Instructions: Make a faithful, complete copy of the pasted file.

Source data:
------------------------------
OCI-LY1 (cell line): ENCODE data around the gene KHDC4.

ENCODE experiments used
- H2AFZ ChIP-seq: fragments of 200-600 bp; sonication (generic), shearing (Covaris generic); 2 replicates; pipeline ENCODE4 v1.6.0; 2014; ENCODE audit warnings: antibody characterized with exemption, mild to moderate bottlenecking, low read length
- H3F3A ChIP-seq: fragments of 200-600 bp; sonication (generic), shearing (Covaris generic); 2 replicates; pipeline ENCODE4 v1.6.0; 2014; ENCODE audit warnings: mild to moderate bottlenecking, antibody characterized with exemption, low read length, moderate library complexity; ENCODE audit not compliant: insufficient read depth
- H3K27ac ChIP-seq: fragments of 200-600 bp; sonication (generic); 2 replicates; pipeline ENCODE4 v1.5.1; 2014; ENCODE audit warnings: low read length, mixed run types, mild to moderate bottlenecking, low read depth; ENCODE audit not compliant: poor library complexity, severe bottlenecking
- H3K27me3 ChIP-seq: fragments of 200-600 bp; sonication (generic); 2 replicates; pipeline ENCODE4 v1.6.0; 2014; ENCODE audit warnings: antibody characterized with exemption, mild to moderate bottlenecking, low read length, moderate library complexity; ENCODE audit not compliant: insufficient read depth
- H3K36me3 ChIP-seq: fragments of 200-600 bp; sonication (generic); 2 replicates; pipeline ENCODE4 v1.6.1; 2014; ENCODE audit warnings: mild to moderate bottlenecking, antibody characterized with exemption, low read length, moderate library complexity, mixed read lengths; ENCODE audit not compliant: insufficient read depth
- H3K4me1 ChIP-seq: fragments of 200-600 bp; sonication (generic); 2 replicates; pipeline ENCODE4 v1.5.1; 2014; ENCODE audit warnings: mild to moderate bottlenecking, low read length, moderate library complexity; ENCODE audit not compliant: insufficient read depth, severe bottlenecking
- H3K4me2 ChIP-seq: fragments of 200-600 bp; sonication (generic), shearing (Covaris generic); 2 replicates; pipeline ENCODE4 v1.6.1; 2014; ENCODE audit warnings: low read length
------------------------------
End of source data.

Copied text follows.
OCI-LY1 (cell line): ENCODE data around the gene KHDC4.

ENCODE experiments used
- H2AFZ ChIP-seq: fragments of 200-600 bp; sonication (generic), shearing (Covaris generic); 2 replicates; pipeline ENCODE4 v1.6.0; 2014; ENCODE audit warnings: antibody characterized with exemption, mild to moderate bottlenecking, low read length
- H3F3A ChIP-seq: fragments of 200-600 bp; sonication (generic), shearing (Covaris generic); 2 replicates; pipeline ENCODE4 v1.6.0; 2014; ENCODE audit warnings: mild to moderate bottlenecking, antibody characterized with exemption, low read length, moderate library complexity; ENCODE audit not compliant: insufficient read depth
- H3K27ac ChIP-seq: fragments of 200-600 bp; sonication (generic); 2 replicates; pipeline ENCODE4 v1.5.1; 2014; ENCODE audit warnings: low read length, mixed run types, mild to moderate bottlenecking, low read depth; ENCODE audit not compliant: poor library complexity, severe bottlenecking
- H3K27me3 ChIP-seq: fragments of 200-600 bp; sonication (generic); 2 replicates; pipeline ENCODE4 v1.6.0; 2014; ENCODE audit warnings: antibody characterized with exemption, mild to moderate bottlenecking, low read length, moderate library complexity; ENCODE audit not compliant: insufficient read depth
- H3K36me3 ChIP-seq: fragments of 200-600 bp; sonication (generic); 2 replicates; pipeline ENCODE4 v1.6.1; 2014; ENCODE audit warnings: mild to moderate bottlenecking, antibody characterized with exemption, low read length, moderate library complexity, mixed read lengths; ENCODE audit not compliant: insufficient read depth
- H3K4me1 ChIP-seq: fragments of 200-600 bp; sonication (generic); 2 replicates; pipeline ENCODE4 v1.5.1; 2014; ENCODE audit warnings: mild to moderate bottlenecking, low read length, moderate library complexity; ENCODE audit not compliant: insufficient read depth, severe bottlenecking
- H3K4me2 ChIP-seq: fragments of 200-600 bp; sonication (generic), shearing (Covaris generic); 2 replicates; pipeline ENCODE4 v1.6.1; 2014; ENCODE audit warnings: low read length